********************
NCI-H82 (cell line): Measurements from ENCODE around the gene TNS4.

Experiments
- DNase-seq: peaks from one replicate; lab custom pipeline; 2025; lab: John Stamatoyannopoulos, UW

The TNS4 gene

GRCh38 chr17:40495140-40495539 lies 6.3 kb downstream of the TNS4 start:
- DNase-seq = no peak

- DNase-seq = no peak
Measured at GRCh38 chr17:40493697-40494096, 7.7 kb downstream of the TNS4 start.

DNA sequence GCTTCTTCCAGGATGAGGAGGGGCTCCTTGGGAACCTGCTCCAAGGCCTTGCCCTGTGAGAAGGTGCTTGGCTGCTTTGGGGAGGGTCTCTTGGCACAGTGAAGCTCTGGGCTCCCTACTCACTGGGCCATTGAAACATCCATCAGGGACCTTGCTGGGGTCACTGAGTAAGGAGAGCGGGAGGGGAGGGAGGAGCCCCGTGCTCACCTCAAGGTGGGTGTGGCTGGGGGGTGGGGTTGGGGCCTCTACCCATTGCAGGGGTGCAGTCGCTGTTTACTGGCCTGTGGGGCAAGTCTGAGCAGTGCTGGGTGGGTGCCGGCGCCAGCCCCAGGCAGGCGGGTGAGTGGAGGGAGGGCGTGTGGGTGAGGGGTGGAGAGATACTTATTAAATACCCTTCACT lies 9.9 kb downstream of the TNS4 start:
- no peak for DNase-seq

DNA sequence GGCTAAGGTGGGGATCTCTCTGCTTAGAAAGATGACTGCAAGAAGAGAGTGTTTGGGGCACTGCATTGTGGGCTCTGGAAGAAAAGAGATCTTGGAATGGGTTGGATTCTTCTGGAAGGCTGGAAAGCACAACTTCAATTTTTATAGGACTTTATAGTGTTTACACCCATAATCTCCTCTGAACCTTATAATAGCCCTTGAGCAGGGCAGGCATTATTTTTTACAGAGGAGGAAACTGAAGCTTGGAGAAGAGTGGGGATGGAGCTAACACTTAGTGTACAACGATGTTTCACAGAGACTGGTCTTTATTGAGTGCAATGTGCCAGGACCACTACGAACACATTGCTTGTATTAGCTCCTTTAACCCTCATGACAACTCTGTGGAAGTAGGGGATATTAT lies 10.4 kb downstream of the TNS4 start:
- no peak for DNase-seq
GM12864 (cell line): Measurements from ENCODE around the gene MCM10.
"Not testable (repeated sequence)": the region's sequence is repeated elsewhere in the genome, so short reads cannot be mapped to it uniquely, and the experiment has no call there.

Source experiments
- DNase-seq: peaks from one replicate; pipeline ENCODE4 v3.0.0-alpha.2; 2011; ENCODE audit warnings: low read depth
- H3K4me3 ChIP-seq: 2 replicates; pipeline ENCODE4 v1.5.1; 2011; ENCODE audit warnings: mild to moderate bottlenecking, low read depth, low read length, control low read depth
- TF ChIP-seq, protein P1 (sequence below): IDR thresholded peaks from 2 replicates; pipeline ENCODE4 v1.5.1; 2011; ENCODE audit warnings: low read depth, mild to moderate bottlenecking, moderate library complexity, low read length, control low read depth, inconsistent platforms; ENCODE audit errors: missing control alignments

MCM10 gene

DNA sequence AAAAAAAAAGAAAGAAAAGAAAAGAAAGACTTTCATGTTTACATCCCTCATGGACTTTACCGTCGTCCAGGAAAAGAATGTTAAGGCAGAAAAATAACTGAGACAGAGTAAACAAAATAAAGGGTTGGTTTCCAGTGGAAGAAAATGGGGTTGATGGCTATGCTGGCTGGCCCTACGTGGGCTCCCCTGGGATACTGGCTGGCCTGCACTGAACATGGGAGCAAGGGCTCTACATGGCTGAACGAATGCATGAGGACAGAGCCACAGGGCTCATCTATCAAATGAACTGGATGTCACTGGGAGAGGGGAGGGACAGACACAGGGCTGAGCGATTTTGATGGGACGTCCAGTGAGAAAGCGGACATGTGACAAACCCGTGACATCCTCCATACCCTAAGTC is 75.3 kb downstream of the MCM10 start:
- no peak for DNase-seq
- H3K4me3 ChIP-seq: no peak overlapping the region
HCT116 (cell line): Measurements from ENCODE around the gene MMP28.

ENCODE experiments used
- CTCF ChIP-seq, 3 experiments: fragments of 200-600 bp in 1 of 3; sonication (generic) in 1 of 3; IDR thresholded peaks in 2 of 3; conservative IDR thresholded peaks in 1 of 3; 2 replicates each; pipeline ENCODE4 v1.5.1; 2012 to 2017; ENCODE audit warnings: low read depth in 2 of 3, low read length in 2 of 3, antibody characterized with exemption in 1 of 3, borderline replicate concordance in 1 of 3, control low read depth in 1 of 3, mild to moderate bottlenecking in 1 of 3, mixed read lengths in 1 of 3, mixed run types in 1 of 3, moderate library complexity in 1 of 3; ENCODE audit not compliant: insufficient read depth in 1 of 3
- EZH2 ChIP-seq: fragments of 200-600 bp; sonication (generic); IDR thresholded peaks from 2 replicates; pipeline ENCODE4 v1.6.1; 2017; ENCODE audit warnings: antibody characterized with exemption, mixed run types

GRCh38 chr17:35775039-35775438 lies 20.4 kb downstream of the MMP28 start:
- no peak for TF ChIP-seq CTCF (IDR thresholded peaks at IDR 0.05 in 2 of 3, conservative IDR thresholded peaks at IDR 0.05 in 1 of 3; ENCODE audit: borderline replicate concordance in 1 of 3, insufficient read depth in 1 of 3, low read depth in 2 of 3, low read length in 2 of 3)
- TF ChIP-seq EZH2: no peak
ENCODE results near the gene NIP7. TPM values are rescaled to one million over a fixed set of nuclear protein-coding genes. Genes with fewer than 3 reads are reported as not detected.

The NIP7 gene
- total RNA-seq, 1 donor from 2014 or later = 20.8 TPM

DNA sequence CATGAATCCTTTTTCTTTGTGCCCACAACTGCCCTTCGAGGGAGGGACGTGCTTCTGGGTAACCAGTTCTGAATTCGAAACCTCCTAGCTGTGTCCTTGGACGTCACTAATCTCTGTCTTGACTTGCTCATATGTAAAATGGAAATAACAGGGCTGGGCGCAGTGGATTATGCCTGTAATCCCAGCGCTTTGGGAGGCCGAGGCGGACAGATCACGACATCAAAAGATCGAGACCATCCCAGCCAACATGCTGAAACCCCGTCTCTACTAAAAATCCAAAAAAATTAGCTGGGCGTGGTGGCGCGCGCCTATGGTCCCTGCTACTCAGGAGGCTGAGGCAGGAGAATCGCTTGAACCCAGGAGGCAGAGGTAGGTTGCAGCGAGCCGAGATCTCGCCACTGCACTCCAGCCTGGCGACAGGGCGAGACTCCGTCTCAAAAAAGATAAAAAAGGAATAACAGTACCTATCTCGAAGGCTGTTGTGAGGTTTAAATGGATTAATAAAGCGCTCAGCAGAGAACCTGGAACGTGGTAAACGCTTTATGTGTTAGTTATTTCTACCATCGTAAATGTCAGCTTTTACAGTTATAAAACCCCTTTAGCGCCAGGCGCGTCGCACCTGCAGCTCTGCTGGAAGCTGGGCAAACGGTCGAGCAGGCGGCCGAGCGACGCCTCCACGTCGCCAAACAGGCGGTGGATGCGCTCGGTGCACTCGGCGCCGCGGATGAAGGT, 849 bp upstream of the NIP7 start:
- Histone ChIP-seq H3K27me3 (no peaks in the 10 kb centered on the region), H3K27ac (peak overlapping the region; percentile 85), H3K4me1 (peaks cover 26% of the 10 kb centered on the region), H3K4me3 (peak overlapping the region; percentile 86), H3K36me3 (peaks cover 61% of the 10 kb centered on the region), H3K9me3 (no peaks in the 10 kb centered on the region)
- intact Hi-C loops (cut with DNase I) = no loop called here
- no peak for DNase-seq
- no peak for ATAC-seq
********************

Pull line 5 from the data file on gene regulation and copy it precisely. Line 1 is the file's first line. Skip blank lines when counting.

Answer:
GRCh38 chr17:40495140-40495539 lies 6.3 kb downstream of the TNS4 start: